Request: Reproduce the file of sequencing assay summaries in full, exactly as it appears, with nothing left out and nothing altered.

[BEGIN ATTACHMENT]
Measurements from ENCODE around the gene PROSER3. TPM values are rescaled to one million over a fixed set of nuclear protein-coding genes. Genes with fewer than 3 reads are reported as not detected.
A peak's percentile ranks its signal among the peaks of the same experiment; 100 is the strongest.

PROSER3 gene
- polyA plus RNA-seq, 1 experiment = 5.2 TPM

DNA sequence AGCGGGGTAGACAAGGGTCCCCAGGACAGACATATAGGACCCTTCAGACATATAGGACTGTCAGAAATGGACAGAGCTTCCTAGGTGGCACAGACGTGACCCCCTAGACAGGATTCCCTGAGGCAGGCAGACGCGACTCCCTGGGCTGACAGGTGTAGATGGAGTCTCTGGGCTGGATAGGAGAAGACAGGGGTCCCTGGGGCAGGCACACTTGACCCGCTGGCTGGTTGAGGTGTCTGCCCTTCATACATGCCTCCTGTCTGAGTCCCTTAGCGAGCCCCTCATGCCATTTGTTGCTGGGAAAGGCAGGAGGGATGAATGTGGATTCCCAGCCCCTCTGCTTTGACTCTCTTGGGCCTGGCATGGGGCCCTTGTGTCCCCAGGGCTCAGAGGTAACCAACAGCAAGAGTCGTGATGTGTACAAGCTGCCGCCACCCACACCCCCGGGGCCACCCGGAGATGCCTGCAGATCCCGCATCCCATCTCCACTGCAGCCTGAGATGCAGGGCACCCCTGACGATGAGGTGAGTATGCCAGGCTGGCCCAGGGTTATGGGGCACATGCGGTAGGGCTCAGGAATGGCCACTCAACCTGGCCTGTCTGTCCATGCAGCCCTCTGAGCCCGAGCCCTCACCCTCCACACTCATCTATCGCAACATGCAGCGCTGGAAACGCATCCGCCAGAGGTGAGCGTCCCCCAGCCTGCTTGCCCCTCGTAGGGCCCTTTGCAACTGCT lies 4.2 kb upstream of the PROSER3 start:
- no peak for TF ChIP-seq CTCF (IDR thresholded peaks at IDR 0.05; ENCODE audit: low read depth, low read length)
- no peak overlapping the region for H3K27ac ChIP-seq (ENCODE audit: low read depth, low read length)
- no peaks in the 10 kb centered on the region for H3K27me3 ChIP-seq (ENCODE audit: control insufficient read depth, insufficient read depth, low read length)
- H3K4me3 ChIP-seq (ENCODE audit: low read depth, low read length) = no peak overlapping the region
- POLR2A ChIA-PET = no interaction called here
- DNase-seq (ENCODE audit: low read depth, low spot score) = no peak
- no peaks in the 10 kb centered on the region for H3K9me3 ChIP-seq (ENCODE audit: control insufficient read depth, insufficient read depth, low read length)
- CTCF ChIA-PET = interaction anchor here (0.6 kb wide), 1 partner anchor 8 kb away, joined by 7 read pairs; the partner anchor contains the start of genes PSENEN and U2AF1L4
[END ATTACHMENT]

Measurements from ENCODE around the gene PROSER3. TPM values are rescaled to one million over a fixed set of nuclear protein-coding genes. Genes with fewer than 3 reads are reported as not detected.
A peak's percentile ranks its signal among the peaks of the same experiment; 100 is the strongest.

PROSER3 gene
- polyA plus RNA-seq, 1 experiment = 5.2 TPM

DNA sequence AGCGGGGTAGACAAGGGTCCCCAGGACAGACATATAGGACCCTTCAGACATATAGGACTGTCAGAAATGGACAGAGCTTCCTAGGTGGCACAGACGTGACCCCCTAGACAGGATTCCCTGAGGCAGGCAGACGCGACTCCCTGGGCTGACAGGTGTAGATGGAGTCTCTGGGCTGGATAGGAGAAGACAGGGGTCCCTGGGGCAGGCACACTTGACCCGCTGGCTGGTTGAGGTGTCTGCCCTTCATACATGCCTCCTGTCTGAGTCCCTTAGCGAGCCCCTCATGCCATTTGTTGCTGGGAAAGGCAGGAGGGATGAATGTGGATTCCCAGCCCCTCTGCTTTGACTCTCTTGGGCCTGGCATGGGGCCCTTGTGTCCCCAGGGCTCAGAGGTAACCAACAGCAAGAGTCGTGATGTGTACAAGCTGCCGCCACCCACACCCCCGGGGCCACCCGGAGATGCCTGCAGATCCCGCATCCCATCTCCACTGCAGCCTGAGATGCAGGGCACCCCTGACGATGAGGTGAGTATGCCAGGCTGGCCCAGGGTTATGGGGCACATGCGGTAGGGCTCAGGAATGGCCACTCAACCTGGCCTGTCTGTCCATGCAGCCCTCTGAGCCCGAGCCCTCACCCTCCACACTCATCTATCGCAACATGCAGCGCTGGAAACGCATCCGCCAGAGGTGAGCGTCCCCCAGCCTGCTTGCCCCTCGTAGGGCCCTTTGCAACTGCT lies 4.2 kb upstream of the PROSER3 start:
- no peak for TF ChIP-seq CTCF (IDR thresholded peaks at IDR 0.05; ENCODE audit: low read depth, low read length)
- no peak overlapping the region for H3K27ac ChIP-seq (ENCODE audit: low read depth, low read length)
- no peaks in the 10 kb centered on the region for H3K27me3 ChIP-seq (ENCODE audit: control insufficient read depth, insufficient read depth, low read length)
- H3K4me3 ChIP-seq (ENCODE audit: low read depth, low read length) = no peak overlapping the region
- POLR2A ChIA-PET = no interaction called here
- DNase-seq (ENCODE audit: low read depth, low spot score) = no peak
- no peaks in the 10 kb centered on the region for H3K9me3 ChIP-seq (ENCODE audit: control insufficient read depth, insufficient read depth, low read length)
- CTCF ChIA-PET = interaction anchor here (0.6 kb wide), 1 partner anchor 8 kb away, joined by 7 read pairs; the partner anchor contains the start of genes PSENEN and U2AF1L4